Well, that exclamation mark in the title is certainly not out of place! Darren Aronofsky’s Mother! is darker than Black Swan, fiercer than Requiem for a Dream, more metaphysical than The Fountain, and more spectacular than Noah. Not for all tastes.
Don’t be afraid to say so if you think Mother! is a dud. It was booed by some of the film critics when it was given its world premiere at the Venice Festival. And it is undeniably grotesque and bombastic. To a hilarious extent, in fact. I reckon that Aronofsky is well aware of that. But he doesn’t let that bother him and his extreme, gruelling, and over-the-top account of the vampiristic romance between an artist and his muse/wife/maid/mother (!) is sincere and moving.
And if you choose to resent rather than embrace the insanity, you’re going to miss out on an exceptional experience – an extraordinary cinematic descent into hell. Every image is staggering, every scene intensifies the shudders. The crescendo mounts until the last second. Aronofsky’s ambition was to apply the resources of Hollywood to create the same bewildering lunacy as Luis Buñuel in El ángel exterminador, Roman Polanski in Repulsion or Rosemary’s Baby, and Lars von Trier in Antichrist. How crazy is that?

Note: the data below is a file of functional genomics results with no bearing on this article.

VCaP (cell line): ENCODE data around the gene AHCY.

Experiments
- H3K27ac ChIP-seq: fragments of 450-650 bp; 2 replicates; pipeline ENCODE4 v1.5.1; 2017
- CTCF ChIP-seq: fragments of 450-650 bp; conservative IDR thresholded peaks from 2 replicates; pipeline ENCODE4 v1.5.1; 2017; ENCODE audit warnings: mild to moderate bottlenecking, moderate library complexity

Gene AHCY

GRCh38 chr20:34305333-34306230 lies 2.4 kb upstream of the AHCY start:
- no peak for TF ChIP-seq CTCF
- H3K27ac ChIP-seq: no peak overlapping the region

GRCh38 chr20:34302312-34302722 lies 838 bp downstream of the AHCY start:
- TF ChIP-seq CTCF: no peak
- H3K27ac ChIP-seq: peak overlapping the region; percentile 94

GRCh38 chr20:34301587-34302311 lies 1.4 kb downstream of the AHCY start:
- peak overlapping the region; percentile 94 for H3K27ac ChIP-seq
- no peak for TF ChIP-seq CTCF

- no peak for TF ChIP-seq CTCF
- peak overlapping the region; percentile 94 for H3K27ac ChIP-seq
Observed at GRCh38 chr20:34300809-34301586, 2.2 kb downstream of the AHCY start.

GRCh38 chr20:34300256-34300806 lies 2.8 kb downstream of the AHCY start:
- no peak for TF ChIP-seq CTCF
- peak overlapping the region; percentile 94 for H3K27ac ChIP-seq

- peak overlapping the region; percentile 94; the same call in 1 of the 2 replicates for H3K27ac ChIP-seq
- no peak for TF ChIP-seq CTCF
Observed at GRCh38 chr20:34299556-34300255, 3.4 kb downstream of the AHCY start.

In a remote country house, reconstructed after a devastating fire, a young woman (Jennifer Lawrence, in phenomenal form) is putting the finishing touches to the renovation works. She wants to make the house a paradise for herself and her beloved, a world-famous writer (Javier Bardem) who is suffering from a severe case of writer’s block. She is not best pleased when he admits a sick stranger (Ed Harris) and his wife (a wonderfully nasty Michelle Pfeiffer) to their house/intimacy.
The guests’ boorish behaviour is beyond belief, but the writer is delighted with it. The nightmare seems to be over when his wife finally gets pregnant and he pens a masterpiece. But it is anything but. Acolytes turn up from every side, with a devotion bordering on religious mania. With every heartbeat, the muse’s ordeal becomes more grotesque; finally, it reaches a stage of pure apocalyptic chaos. Mother! baffles and bewilders with the violence of an inferno. Go on: dare to be burned by it!
> Mother! US, dir.: Darren Aronofsky, act.: Jennifer Lawrence, Javier Bardem, Michelle Pfeiffer